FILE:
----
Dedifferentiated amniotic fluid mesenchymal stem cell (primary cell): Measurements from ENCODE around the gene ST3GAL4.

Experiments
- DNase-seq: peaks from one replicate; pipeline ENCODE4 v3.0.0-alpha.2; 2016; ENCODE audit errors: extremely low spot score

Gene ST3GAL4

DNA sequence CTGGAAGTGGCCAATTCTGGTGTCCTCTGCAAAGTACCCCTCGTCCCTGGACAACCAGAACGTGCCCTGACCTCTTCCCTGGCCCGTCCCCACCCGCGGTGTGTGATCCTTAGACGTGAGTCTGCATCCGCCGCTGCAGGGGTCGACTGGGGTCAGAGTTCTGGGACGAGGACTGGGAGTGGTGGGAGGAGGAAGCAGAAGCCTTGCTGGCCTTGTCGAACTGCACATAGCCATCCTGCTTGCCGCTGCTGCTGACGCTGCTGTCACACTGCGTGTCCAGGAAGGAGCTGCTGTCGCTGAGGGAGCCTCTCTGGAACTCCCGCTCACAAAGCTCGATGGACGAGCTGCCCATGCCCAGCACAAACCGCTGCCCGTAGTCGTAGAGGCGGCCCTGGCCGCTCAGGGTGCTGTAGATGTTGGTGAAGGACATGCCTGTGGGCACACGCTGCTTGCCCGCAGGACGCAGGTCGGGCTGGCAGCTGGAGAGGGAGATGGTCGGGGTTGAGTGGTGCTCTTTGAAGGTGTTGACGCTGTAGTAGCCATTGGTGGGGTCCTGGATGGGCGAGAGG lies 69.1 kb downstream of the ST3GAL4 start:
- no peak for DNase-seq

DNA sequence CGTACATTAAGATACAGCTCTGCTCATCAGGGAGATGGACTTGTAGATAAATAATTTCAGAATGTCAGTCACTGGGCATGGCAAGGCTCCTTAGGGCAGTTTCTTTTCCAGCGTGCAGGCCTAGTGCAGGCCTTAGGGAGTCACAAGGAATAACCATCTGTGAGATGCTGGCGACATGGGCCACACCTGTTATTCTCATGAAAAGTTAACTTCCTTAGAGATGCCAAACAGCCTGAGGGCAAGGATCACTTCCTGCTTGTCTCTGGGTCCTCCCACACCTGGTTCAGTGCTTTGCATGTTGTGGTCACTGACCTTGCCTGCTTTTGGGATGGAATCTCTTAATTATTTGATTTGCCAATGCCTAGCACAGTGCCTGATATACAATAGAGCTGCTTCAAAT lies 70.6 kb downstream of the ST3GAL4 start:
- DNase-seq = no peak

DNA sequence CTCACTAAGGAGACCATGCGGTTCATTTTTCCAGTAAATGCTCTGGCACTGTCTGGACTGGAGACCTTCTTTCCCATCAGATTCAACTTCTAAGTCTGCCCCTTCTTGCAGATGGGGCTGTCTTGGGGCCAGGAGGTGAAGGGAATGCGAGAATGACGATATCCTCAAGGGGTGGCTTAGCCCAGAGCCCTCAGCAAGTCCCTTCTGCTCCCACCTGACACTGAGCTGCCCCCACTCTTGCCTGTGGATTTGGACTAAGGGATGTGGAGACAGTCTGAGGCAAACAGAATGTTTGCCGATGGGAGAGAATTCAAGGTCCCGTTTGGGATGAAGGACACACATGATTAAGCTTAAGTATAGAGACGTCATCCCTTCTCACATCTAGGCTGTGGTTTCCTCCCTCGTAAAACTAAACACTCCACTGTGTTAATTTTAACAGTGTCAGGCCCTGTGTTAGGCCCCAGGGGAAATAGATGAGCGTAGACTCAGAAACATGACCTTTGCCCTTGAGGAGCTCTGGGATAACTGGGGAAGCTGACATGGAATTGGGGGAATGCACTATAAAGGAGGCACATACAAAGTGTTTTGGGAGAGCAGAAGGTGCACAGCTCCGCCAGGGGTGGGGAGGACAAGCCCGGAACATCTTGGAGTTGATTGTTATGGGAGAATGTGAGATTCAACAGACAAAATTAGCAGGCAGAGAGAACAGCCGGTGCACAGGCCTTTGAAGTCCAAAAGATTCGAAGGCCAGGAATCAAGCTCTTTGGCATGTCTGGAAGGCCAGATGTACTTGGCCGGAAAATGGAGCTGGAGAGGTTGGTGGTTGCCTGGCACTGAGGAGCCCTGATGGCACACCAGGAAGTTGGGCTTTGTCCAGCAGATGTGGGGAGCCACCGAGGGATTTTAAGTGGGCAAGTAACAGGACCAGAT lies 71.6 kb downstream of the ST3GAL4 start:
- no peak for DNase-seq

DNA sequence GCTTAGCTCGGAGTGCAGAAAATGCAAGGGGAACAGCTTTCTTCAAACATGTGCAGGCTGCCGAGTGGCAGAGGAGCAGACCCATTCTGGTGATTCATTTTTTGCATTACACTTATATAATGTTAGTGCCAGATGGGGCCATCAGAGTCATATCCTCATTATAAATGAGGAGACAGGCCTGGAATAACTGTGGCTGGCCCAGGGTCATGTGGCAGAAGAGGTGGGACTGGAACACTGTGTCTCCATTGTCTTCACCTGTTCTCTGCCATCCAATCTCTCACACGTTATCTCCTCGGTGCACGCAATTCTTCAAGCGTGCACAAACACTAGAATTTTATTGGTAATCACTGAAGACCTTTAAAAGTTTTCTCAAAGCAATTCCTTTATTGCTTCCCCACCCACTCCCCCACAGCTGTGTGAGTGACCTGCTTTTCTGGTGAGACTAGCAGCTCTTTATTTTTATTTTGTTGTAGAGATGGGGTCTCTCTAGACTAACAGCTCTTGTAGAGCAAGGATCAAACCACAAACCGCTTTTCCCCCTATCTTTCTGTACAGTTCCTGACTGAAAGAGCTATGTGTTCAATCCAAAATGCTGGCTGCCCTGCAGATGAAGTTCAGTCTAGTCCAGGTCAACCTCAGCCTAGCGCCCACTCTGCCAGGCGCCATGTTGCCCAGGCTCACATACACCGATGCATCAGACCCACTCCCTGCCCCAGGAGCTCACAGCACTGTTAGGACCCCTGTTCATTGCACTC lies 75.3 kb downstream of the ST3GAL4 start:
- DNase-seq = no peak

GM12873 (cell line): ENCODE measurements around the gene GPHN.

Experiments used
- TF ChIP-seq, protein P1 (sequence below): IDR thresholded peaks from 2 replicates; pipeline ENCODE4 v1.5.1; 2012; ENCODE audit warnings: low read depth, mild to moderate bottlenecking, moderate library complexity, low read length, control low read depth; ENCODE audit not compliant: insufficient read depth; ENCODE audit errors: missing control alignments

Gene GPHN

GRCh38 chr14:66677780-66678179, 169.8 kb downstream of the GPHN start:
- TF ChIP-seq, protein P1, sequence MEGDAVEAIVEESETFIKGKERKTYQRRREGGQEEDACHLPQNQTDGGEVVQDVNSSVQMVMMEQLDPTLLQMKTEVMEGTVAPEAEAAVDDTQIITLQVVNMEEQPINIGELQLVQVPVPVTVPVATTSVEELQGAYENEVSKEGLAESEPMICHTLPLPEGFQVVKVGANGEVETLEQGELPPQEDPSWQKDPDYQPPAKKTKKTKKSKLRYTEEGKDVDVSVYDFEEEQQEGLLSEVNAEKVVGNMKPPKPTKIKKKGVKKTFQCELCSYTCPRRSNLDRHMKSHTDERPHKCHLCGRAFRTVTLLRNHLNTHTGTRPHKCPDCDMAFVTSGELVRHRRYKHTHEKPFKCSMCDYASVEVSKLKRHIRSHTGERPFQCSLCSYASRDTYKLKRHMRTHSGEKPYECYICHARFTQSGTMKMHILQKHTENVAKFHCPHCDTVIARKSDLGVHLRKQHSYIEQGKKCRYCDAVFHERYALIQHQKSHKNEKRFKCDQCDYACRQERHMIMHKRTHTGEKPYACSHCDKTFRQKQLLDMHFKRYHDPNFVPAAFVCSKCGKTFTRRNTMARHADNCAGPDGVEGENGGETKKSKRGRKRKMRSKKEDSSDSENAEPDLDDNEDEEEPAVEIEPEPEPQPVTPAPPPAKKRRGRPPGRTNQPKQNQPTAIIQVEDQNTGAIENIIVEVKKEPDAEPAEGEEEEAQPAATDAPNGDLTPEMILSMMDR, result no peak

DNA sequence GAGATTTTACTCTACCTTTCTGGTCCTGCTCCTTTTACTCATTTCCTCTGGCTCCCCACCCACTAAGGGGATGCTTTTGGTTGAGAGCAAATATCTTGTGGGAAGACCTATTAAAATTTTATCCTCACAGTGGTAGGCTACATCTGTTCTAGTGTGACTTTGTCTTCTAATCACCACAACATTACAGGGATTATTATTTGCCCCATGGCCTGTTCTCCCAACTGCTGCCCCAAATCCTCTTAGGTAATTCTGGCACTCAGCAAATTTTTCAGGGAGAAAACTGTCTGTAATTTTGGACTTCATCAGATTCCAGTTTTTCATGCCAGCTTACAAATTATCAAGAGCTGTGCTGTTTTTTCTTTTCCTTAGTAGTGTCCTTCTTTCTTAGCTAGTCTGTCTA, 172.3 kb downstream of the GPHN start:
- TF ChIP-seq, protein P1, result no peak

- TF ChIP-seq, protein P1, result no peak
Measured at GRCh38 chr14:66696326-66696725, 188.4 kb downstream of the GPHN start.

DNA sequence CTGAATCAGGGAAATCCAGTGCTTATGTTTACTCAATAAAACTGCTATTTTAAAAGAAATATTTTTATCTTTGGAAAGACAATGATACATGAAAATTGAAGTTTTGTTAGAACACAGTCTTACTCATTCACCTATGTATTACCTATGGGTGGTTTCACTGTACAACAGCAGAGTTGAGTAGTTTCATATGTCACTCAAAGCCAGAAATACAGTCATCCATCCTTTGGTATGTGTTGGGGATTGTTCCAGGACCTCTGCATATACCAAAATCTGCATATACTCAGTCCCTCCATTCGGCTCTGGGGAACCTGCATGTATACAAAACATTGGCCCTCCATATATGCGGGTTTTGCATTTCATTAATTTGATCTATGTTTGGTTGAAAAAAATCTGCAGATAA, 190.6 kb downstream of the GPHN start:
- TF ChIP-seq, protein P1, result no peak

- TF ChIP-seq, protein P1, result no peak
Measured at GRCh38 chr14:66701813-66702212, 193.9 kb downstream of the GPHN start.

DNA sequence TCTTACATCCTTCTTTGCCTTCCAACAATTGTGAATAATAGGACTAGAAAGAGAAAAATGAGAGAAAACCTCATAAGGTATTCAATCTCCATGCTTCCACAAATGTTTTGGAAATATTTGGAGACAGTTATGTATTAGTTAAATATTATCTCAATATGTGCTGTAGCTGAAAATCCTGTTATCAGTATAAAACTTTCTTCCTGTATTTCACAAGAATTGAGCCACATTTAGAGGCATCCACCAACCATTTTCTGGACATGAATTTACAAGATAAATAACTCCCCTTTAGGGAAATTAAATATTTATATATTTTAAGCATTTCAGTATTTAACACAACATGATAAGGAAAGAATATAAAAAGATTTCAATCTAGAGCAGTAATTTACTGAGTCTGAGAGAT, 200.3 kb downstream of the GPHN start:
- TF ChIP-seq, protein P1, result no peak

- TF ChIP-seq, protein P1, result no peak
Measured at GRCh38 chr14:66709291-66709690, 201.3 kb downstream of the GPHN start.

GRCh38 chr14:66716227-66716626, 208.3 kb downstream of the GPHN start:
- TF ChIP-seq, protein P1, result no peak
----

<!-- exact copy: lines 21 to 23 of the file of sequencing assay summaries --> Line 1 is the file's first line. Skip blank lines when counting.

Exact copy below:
- TF ChIP-seq, protein P1, result no peak
Measured at GRCh38 chr14:66696326-66696725, 188.4 kb downstream of the GPHN start.

DNA sequence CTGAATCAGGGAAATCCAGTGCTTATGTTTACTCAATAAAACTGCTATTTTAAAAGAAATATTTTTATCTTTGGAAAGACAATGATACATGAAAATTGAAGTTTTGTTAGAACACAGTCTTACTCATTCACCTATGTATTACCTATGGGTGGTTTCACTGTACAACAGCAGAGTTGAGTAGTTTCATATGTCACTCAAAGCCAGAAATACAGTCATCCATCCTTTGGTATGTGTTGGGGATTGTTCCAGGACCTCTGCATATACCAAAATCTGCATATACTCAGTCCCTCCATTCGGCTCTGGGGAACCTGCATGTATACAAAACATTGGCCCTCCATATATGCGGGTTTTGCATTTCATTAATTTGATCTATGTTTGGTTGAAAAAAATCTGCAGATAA, 190.6 kb downstream of the GPHN start: